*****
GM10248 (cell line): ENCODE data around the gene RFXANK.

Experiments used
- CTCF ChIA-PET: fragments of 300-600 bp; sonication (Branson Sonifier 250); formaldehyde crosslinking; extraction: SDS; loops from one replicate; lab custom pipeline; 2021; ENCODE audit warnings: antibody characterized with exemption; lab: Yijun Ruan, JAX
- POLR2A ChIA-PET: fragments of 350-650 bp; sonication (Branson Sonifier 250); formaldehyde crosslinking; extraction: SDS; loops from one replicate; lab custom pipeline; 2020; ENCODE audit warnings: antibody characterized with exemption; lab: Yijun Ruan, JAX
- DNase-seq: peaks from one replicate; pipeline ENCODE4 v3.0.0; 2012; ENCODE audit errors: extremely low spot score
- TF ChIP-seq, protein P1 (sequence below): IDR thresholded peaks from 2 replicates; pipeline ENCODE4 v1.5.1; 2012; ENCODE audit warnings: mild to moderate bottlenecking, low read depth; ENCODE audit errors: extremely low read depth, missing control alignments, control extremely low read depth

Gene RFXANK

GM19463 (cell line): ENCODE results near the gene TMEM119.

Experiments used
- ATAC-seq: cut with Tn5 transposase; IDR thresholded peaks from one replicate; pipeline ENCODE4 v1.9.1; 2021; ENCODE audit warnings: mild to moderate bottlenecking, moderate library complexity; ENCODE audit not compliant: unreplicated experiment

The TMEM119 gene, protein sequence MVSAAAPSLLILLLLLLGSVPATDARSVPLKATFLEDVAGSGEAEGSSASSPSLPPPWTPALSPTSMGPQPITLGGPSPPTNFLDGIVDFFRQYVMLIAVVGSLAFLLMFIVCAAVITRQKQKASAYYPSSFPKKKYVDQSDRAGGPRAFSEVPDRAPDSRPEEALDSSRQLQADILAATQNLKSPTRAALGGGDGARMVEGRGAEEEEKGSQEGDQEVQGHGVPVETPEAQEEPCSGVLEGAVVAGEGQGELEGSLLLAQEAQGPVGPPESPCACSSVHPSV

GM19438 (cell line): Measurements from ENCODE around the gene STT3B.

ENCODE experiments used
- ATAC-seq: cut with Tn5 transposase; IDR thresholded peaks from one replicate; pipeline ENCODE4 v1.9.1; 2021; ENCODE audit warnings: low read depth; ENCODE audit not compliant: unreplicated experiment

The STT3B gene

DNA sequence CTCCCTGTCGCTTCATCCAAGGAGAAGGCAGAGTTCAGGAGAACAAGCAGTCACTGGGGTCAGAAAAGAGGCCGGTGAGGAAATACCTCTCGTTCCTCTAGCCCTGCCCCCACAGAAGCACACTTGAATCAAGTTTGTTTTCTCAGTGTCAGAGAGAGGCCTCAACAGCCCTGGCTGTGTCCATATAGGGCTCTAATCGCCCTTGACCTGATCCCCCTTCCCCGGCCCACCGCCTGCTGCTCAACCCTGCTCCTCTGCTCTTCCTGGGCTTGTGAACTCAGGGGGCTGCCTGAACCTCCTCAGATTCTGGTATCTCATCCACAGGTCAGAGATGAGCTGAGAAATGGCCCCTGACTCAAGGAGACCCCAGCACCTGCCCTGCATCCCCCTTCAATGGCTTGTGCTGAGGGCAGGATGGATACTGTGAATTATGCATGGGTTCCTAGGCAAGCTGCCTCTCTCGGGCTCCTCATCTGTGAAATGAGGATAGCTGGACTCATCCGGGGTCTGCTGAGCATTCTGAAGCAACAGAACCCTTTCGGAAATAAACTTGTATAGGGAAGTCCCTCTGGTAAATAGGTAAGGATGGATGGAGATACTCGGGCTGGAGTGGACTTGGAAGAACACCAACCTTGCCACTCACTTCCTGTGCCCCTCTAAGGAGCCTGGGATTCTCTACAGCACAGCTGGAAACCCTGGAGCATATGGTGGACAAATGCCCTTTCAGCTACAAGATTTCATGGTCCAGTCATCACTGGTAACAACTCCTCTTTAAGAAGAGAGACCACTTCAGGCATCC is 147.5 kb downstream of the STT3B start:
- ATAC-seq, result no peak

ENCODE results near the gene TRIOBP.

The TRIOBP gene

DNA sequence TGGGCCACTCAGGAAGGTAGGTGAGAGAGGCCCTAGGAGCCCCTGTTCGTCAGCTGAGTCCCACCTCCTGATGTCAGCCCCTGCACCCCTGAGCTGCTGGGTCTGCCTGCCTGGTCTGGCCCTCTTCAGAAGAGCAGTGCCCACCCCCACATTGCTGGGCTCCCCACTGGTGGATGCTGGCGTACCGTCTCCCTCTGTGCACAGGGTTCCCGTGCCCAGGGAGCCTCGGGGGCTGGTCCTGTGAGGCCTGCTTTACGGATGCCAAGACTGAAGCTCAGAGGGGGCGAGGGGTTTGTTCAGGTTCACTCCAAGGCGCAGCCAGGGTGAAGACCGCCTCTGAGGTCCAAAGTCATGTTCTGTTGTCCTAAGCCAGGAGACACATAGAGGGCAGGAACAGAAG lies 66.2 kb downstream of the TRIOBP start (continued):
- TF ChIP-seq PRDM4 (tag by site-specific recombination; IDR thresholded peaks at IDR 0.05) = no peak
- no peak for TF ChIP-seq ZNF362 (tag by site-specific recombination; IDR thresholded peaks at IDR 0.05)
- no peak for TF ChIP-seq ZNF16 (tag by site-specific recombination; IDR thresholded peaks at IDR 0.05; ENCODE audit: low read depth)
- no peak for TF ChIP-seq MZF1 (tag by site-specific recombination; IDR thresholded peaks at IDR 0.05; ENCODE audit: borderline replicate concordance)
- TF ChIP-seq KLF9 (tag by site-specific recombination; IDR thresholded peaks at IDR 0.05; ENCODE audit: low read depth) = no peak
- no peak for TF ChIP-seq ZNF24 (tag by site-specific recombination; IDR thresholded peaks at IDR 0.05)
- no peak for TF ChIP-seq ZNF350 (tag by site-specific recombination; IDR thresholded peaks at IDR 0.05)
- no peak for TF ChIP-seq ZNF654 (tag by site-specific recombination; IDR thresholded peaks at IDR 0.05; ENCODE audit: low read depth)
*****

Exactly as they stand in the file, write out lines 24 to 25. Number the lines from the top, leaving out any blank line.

- no peak for TF ChIP-seq MZF1 (tag by site-specific recombination; IDR thresholded peaks at IDR 0.05; ENCODE audit: borderline replicate concordance)
- TF ChIP-seq KLF9 (tag by site-specific recombination; IDR thresholded peaks at IDR 0.05; ENCODE audit: low read depth) = no peak